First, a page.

Alaska on Saturday reported one death and 447 new cases of COVID-19, according to the Department of Health and Social Services COVID-19 dashboard.
An Anchorage man in his 70s died with the virus, the state health department said. In total, 82 Alaskans with the virus have died since the start of the pandemic, and Alaska’s death rate per capita remains among the lowest in the country.
A record 76 people were hospitalized with the virus in Alaska as of Saturday, plus 18 people were hospitalized with suspected cases of COVID-19, according to state data.
Saturday’s daily new case tally of 447 is the second-highest since the pandemic began, and follows more than a month of triple-digit daily increases, including a record 526 cases reported last Sunday.
Cases in Anchorage are beginning to spread among older adults, city health officials said Friday. The number of residents between 75 and 84 years old who tested positive for COVID-19 tripled over the past week, Janet Johnston, epidemiologist at the Anchorage Health Department, told reporters. The rise in cases among older adults in Anchorage after initial virus surges in younger populations follows a trend seen nationally. Younger people tend to fare better when they get sick with COVID-19 and are less likely to end up hospitalized.
The city is also seeing an uptick in deaths — seven of the city’s 49 COVID-19 deaths were recorded last week, Johnston said. Hospitalizations also increased to record highs.
Anchorage was in the middle of several COVID-19 clusters in both staff and residents at assisted living, skilled nursing and residential treatment facilities, said Bruce Chandler, medical officer at city health department.
The city health department has seen that many people are experiencing long-term consequences from COVID-19, he said. That includes people who are young and otherwise healthy. “We have people in our hospitals now who are now three months into their illness,” Chandler said.
Chandler also noted the mental health impacts that Alaskans are experiencing. While children aren’t ending up in the hospital with COVID-19, Chandler said he’s heard from a doctor that they had seen a “large number of children and teens with mental health concerns, especially suicide attempts and eating disorders.”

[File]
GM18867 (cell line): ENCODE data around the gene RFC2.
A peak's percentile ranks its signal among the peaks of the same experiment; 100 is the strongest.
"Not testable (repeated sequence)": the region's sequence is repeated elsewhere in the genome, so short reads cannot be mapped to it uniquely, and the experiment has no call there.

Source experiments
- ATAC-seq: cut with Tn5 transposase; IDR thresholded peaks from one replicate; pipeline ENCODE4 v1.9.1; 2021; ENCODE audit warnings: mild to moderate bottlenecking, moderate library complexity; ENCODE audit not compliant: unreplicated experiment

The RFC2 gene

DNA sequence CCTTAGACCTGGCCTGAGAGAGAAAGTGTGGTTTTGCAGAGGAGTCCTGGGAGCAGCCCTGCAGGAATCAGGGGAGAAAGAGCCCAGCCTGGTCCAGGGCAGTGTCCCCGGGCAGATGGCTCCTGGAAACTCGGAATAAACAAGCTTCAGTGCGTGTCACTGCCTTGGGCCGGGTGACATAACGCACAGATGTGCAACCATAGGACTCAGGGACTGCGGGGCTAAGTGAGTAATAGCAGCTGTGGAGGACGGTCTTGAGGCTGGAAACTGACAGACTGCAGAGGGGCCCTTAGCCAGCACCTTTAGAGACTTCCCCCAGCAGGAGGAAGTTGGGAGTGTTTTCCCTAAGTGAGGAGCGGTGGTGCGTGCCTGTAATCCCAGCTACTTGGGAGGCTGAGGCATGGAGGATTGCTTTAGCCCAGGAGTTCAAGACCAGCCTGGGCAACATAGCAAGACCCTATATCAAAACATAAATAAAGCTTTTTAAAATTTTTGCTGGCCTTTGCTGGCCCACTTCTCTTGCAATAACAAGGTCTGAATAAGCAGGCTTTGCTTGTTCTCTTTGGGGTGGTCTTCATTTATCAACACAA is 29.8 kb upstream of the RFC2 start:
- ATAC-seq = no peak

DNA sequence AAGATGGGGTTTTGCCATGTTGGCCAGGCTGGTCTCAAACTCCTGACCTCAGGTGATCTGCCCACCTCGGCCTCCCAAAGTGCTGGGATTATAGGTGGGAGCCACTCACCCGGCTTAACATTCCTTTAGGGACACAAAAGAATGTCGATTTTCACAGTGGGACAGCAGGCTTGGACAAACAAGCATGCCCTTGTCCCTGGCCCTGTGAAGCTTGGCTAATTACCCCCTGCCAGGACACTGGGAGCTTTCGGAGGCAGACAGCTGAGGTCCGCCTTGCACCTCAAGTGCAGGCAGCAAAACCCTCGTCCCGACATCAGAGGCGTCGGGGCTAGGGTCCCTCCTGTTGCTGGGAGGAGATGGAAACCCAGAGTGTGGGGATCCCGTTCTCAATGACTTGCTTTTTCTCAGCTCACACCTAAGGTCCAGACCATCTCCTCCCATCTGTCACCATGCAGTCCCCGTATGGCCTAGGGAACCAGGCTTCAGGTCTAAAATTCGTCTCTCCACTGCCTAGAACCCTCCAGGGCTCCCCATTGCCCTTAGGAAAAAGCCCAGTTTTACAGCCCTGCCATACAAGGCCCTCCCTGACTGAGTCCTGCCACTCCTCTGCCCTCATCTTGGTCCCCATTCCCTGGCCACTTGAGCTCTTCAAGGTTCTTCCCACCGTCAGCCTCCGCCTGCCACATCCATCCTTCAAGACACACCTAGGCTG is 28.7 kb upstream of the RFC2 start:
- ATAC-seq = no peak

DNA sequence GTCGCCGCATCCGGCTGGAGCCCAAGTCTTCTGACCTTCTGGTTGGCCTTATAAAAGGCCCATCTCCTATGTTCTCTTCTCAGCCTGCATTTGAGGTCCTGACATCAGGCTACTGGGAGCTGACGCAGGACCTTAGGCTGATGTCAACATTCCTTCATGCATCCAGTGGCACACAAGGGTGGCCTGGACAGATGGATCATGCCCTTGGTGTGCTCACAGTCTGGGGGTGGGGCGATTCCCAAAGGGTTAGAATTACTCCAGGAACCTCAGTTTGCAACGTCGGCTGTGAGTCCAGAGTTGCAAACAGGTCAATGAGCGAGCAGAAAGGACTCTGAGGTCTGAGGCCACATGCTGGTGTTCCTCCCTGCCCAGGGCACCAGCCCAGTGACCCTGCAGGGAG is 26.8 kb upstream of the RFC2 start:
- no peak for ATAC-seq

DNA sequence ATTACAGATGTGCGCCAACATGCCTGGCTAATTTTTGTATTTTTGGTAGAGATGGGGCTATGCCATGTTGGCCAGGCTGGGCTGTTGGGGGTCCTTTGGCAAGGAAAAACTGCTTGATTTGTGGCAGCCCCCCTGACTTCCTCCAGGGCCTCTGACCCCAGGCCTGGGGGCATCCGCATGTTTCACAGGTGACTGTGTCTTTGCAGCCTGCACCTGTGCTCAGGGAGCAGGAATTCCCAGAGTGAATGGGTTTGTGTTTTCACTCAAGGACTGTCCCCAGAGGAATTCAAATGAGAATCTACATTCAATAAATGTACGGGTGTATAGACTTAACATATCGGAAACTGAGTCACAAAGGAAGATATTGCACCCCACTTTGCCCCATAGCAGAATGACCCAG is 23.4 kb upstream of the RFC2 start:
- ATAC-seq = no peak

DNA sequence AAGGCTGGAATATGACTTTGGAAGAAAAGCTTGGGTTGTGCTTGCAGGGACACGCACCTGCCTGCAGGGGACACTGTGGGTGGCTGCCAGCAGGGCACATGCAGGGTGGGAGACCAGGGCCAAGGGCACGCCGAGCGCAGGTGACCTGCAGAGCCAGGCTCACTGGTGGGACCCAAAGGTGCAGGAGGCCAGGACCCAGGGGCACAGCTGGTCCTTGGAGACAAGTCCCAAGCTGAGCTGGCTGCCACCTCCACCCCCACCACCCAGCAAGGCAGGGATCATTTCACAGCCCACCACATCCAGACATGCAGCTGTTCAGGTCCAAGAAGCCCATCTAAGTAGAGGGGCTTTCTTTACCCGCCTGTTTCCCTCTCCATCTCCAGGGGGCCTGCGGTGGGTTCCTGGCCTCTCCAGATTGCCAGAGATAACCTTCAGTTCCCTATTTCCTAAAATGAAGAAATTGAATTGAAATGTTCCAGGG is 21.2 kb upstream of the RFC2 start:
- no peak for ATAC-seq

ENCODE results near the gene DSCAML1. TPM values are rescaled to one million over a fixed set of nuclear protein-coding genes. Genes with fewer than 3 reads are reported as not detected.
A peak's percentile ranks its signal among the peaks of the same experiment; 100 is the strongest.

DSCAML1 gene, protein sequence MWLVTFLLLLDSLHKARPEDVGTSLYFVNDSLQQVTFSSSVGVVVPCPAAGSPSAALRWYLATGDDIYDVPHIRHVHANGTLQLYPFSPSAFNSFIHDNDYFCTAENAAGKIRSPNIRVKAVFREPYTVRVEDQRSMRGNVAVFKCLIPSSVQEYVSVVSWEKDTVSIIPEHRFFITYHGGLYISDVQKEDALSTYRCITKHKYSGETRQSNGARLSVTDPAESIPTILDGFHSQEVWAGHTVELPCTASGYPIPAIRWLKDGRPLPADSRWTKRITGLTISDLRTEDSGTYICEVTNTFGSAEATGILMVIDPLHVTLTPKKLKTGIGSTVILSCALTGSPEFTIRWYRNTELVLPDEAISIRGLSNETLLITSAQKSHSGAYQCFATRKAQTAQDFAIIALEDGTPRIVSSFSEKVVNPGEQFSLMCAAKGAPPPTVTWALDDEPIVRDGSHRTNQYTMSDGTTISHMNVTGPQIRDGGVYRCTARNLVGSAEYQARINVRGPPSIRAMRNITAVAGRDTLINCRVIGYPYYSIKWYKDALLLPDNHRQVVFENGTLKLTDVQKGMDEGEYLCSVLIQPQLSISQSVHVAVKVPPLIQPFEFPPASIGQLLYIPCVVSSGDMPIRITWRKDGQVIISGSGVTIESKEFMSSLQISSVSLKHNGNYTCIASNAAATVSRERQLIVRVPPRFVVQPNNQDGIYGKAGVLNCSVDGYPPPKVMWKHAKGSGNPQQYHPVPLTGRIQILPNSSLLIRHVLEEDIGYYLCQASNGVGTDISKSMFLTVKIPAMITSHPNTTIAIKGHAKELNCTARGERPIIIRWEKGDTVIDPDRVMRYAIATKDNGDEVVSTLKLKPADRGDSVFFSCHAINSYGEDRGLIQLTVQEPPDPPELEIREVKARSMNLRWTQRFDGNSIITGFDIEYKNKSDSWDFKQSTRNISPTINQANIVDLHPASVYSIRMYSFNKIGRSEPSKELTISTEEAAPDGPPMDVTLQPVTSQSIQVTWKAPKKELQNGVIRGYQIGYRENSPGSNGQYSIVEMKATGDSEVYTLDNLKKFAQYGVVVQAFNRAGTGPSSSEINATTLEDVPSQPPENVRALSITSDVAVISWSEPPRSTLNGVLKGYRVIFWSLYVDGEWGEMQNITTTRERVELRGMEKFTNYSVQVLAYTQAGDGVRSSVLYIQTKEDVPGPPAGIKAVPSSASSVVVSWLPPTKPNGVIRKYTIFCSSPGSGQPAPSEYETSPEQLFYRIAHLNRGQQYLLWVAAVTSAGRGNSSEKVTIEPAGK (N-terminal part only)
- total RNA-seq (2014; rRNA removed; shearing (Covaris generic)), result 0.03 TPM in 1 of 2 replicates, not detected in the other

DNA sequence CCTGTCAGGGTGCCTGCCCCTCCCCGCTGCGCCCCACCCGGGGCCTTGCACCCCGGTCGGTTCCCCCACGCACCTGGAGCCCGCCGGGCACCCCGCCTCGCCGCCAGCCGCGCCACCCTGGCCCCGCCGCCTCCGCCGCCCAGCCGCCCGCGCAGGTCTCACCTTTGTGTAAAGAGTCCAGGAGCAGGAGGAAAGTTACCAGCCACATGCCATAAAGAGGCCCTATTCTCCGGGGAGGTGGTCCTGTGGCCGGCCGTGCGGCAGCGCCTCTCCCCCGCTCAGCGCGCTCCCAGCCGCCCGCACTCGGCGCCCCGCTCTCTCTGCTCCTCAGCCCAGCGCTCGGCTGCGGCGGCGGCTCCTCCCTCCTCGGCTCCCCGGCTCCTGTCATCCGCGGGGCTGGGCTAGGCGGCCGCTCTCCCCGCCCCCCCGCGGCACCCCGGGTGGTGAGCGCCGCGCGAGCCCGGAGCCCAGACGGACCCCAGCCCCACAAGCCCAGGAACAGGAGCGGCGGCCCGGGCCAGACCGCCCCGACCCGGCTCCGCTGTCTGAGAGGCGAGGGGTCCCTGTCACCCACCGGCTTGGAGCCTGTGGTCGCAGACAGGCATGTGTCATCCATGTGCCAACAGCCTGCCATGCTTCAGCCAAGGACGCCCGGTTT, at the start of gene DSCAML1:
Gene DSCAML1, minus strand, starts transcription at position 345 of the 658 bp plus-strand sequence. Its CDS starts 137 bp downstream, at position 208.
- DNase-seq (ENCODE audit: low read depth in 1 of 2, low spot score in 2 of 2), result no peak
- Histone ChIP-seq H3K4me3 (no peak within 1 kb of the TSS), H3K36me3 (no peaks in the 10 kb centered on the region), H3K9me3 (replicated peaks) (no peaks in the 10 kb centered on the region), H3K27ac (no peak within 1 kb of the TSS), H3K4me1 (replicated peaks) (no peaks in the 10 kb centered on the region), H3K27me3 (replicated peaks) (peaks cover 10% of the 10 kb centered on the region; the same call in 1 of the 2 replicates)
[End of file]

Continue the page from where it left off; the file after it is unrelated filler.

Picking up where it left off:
He encouraged everyone to watch out for one another and seek help if needed. “We’re clearly walking on the edge with this pandemic,” Chandler said.
Of the 440 new resident cases reported by the state Saturday, there were 229 in Anchorage, plus eight in Eagle River, four in Chugiak and one in Girdwood; 35 in Fairbanks; 20 in Kenai; 14 in Chevak; 12 in Wasilla; 11 in Juneau; 10 in Bethel; 10 in Soldotna; eight in Palmer; eight in Kodiak; five in Kotzebue; four in Sterling; four in North Pole; three in Nikiski; three in Sitka; two in Homer; two in Utqiagvik; two in Hooper Bay; one in Valdez; one in Anchor Point; one in Seward; one in Delta Junction; one in Tok; one in Willow; one in Douglas; one in Ketchikan; and one in Petersburg.
Among communities smaller than 1,000 people that are not named to protect privacy, there were 23 resident cases in the Bethel Census Area; four in the Nome Census Area; three in the Bristol Bay plus Lake and Peninsula boroughs; two in the Northwest Arctic Borough; two in the Yukon-Koyukuk Census Area; one in the northern Kenai Peninsula Borough; and one in the Fairbanks North Star Borough.
There were also seven nonresident cases reported Saturday: three in Anchorage, one in Fairbanks, one in Dillingham, one in the Bristol Bay plus Lake and Peninsula boroughs and one classified as unknown.
With a surge in virus cases persisting throughout the Yukon-Kuskokwim Delta, tribal health officials on Saturday urged residents to take protective measures even if a case hasn’t been identified within their community. Yukon-Kuskokwim Health Corp.'s advice to residents echoed what state health officials have repeatedly encouraged Alaskans to do: avoid gatherings, get tested, engage in frequent handwashing, stay at least 6 feet from others and wear a mask in public.
Of the new cases, it wasn’t clear how many patients were showing symptoms of the virus when they tested positive. While people might get tested more than once, each case reported by the state health department only represents one person.
The state’s testing positivity rate continued to rise and on Friday reached 7.3% over a seven-day rolling average. A positivity rate over 5% can indicate high community transmission and not enough testing, health officials have said.
— Morgan Krakow
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